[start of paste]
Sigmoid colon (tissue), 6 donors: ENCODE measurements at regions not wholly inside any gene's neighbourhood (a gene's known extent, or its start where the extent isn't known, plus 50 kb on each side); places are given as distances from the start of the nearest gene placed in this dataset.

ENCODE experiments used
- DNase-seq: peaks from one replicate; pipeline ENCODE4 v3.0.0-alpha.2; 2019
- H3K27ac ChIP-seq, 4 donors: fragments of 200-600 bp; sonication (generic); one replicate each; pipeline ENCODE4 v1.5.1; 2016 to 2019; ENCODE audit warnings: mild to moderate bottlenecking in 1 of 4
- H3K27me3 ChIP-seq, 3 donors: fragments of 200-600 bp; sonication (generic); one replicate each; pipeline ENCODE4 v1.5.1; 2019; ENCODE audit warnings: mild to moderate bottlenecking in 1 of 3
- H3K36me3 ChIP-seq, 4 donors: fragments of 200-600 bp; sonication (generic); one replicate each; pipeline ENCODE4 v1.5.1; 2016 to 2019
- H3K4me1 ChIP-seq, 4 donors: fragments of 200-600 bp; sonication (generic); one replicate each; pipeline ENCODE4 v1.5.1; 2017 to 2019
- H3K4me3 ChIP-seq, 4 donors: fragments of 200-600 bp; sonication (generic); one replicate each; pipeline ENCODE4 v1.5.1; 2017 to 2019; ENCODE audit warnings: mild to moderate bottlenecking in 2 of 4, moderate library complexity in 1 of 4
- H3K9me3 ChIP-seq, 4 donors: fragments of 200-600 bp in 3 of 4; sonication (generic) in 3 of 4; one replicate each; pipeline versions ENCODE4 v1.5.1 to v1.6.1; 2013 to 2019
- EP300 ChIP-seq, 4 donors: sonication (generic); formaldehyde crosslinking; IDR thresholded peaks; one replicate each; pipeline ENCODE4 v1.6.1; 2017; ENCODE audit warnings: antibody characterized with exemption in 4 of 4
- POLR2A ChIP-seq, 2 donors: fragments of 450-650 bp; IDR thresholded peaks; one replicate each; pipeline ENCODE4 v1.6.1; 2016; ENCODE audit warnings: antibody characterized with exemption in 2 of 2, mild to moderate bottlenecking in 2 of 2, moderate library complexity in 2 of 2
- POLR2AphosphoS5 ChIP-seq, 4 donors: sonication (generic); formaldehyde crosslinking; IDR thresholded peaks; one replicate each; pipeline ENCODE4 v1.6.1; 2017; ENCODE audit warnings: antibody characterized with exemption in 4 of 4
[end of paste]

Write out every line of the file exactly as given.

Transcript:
Sigmoid colon (tissue), 6 donors: ENCODE measurements at regions not wholly inside any gene's neighbourhood (a gene's known extent, or its start where the extent isn't known, plus 50 kb on each side); places are given as distances from the start of the nearest gene placed in this dataset.

ENCODE experiments used
- DNase-seq: peaks from one replicate; pipeline ENCODE4 v3.0.0-alpha.2; 2019
- H3K27ac ChIP-seq, 4 donors: fragments of 200-600 bp; sonication (generic); one replicate each; pipeline ENCODE4 v1.5.1; 2016 to 2019; ENCODE audit warnings: mild to moderate bottlenecking in 1 of 4
- H3K27me3 ChIP-seq, 3 donors: fragments of 200-600 bp; sonication (generic); one replicate each; pipeline ENCODE4 v1.5.1; 2019; ENCODE audit warnings: mild to moderate bottlenecking in 1 of 3
- H3K36me3 ChIP-seq, 4 donors: fragments of 200-600 bp; sonication (generic); one replicate each; pipeline ENCODE4 v1.5.1; 2016 to 2019
- H3K4me1 ChIP-seq, 4 donors: fragments of 200-600 bp; sonication (generic); one replicate each; pipeline ENCODE4 v1.5.1; 2017 to 2019
- H3K4me3 ChIP-seq, 4 donors: fragments of 200-600 bp; sonication (generic); one replicate each; pipeline ENCODE4 v1.5.1; 2017 to 2019; ENCODE audit warnings: mild to moderate bottlenecking in 2 of 4, moderate library complexity in 1 of 4
- H3K9me3 ChIP-seq, 4 donors: fragments of 200-600 bp in 3 of 4; sonication (generic) in 3 of 4; one replicate each; pipeline versions ENCODE4 v1.5.1 to v1.6.1; 2013 to 2019
- EP300 ChIP-seq, 4 donors: sonication (generic); formaldehyde crosslinking; IDR thresholded peaks; one replicate each; pipeline ENCODE4 v1.6.1; 2017; ENCODE audit warnings: antibody characterized with exemption in 4 of 4
- POLR2A ChIP-seq, 2 donors: fragments of 450-650 bp; IDR thresholded peaks; one replicate each; pipeline ENCODE4 v1.6.1; 2016; ENCODE audit warnings: antibody characterized with exemption in 2 of 2, mild to moderate bottlenecking in 2 of 2, moderate library complexity in 2 of 2
- POLR2AphosphoS5 ChIP-seq, 4 donors: sonication (generic); formaldehyde crosslinking; IDR thresholded peaks; one replicate each; pipeline ENCODE4 v1.6.1; 2017; ENCODE audit warnings: antibody characterized with exemption in 4 of 4